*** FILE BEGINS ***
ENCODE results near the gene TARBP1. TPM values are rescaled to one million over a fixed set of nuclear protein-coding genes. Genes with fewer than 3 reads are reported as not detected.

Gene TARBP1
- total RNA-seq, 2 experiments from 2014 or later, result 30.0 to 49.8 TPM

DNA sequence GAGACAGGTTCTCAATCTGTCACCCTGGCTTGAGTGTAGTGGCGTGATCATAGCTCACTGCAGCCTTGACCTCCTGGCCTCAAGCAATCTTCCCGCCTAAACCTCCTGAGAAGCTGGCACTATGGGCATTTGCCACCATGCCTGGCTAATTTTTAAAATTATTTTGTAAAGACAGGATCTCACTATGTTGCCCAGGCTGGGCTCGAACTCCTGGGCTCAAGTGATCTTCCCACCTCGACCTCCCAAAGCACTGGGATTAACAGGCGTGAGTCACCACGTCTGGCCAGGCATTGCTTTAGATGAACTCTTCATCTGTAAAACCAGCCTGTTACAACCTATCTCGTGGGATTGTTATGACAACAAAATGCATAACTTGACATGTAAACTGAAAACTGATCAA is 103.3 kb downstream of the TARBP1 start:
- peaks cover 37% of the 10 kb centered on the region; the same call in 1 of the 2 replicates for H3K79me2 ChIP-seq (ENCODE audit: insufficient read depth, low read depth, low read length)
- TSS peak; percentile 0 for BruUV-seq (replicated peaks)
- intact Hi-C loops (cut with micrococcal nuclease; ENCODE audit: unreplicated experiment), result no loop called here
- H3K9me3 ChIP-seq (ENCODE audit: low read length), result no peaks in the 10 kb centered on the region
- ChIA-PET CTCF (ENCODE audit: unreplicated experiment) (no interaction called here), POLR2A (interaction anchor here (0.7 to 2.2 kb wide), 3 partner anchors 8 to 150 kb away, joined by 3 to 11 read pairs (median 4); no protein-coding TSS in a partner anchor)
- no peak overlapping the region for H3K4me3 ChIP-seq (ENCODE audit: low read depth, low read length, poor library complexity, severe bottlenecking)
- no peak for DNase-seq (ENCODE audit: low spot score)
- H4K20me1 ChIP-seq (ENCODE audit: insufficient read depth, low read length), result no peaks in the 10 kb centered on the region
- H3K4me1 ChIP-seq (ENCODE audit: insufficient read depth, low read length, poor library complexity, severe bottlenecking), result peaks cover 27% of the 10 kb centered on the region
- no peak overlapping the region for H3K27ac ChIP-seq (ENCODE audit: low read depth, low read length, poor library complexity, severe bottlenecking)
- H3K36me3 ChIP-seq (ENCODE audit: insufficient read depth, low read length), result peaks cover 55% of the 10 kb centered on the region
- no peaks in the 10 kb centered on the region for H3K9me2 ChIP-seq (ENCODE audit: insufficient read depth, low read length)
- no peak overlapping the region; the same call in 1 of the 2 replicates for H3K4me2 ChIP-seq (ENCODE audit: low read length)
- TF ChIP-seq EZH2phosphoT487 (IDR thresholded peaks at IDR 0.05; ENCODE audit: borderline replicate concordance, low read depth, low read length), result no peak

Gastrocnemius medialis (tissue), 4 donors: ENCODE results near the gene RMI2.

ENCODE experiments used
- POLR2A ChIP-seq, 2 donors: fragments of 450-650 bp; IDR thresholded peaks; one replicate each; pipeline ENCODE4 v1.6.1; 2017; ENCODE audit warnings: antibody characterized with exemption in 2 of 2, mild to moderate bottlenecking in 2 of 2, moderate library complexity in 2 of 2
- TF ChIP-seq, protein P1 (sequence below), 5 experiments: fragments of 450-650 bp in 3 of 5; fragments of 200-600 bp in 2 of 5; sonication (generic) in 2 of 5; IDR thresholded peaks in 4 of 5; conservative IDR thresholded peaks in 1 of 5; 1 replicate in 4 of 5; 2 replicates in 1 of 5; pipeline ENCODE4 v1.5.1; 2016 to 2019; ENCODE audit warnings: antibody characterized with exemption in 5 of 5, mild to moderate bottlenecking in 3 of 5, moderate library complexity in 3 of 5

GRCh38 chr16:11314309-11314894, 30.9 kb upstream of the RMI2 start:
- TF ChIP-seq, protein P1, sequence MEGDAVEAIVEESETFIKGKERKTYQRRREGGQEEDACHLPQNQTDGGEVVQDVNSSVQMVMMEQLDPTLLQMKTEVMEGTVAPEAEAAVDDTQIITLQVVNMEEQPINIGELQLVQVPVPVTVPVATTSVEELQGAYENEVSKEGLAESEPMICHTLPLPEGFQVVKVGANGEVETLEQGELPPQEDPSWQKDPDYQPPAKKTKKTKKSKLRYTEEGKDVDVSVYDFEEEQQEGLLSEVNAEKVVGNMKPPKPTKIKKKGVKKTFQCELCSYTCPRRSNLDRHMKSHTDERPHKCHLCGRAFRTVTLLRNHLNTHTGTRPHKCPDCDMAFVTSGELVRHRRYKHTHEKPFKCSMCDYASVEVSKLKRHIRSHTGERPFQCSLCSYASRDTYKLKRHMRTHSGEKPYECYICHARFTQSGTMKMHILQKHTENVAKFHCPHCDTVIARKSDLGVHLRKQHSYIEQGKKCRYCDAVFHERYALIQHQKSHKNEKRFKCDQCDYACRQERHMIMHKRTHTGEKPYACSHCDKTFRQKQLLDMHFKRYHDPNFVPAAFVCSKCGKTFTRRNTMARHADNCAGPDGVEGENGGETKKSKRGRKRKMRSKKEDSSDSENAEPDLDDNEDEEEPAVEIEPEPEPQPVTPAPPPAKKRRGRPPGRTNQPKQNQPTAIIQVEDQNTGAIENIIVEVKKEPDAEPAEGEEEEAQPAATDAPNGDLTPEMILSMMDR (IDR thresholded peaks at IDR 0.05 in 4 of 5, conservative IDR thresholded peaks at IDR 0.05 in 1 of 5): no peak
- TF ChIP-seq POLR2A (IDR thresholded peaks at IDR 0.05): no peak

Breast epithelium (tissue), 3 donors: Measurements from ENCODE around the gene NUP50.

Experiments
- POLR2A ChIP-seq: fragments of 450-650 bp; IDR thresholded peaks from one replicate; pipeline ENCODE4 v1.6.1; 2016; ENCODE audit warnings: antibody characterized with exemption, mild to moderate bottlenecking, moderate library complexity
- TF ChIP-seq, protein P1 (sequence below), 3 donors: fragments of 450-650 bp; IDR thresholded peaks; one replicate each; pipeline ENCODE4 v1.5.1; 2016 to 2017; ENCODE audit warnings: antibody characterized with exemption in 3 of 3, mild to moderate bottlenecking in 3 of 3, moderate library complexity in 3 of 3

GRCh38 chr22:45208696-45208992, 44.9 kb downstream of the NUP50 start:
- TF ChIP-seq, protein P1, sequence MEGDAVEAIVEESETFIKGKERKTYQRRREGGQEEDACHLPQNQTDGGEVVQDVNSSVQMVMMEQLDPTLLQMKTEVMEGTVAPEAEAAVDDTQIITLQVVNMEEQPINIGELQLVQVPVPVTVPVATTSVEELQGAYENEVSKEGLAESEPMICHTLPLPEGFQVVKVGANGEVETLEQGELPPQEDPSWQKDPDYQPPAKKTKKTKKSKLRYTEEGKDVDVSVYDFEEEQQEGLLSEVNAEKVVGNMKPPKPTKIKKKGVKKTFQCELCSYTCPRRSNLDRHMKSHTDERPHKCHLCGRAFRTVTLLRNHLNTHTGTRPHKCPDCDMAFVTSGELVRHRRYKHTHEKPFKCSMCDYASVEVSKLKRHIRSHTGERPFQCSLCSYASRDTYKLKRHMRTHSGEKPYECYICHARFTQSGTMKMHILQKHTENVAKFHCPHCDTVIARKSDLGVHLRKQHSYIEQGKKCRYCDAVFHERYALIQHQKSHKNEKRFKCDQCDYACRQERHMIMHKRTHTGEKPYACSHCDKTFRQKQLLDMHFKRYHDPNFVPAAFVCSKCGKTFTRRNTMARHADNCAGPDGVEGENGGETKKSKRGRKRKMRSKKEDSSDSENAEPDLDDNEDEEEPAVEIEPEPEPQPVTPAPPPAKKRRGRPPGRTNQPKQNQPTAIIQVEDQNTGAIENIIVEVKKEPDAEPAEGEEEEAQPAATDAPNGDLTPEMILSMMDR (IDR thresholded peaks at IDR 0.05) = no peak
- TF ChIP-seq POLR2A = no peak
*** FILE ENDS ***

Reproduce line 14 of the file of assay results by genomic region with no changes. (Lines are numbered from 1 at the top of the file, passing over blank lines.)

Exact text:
- no peak overlapping the region for H3K27ac ChIP-seq (ENCODE audit: low read depth, low read length, poor library complexity, severe bottlenecking)